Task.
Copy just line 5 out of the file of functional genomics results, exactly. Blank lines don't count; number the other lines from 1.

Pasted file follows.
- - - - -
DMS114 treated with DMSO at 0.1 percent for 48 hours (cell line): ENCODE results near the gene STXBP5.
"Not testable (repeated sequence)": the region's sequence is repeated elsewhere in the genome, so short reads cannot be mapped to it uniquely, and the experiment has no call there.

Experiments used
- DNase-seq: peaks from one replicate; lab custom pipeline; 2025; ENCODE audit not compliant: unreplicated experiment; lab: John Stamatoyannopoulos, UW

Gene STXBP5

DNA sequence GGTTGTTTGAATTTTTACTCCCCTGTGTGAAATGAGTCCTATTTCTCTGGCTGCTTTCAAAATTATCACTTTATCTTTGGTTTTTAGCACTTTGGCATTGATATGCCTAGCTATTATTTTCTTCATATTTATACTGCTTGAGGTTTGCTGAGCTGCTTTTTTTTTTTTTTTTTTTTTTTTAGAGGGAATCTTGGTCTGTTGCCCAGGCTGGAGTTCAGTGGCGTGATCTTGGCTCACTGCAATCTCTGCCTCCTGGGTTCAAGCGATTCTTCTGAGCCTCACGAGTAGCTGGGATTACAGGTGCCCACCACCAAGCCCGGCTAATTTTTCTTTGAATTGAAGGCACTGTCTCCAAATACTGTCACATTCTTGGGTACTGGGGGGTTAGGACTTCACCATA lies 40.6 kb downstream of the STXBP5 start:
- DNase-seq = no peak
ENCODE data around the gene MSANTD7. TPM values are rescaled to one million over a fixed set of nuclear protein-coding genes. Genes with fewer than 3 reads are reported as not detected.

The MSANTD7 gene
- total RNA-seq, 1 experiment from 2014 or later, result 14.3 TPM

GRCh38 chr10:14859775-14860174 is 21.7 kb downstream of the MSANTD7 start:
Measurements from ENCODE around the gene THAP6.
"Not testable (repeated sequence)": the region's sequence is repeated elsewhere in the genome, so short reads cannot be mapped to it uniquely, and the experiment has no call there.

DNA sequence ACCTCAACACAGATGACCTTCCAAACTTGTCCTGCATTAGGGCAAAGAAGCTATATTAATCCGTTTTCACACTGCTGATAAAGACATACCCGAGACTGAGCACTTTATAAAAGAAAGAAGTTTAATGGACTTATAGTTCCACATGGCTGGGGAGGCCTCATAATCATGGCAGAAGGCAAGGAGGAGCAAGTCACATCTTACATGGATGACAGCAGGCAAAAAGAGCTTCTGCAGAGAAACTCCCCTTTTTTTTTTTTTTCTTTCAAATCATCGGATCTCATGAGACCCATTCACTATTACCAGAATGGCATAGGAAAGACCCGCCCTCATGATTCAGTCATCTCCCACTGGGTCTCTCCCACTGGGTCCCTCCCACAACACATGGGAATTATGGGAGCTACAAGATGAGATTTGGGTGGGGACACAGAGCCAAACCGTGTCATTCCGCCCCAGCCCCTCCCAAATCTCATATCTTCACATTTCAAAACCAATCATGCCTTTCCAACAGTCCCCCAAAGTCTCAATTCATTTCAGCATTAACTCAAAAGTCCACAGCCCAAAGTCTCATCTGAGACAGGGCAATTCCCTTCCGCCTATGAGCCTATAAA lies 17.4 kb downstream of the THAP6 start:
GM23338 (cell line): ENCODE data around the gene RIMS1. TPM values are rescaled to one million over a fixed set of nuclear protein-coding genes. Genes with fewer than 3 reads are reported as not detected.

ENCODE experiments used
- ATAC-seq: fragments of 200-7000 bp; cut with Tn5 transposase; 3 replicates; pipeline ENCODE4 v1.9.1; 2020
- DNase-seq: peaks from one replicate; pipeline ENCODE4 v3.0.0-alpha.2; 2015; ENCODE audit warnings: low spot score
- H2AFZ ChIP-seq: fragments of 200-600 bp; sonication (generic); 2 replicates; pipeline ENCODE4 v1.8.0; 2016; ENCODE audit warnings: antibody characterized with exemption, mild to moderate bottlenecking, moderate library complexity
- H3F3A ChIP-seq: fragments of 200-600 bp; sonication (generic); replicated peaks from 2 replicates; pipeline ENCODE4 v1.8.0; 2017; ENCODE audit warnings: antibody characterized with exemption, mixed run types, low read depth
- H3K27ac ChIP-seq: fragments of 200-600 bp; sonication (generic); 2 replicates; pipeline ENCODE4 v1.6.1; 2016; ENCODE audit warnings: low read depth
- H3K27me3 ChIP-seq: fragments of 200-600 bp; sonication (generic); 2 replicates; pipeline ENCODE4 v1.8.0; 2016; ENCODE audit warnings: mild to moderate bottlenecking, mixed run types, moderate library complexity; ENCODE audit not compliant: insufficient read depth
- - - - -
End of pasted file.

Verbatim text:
Gene STXBP5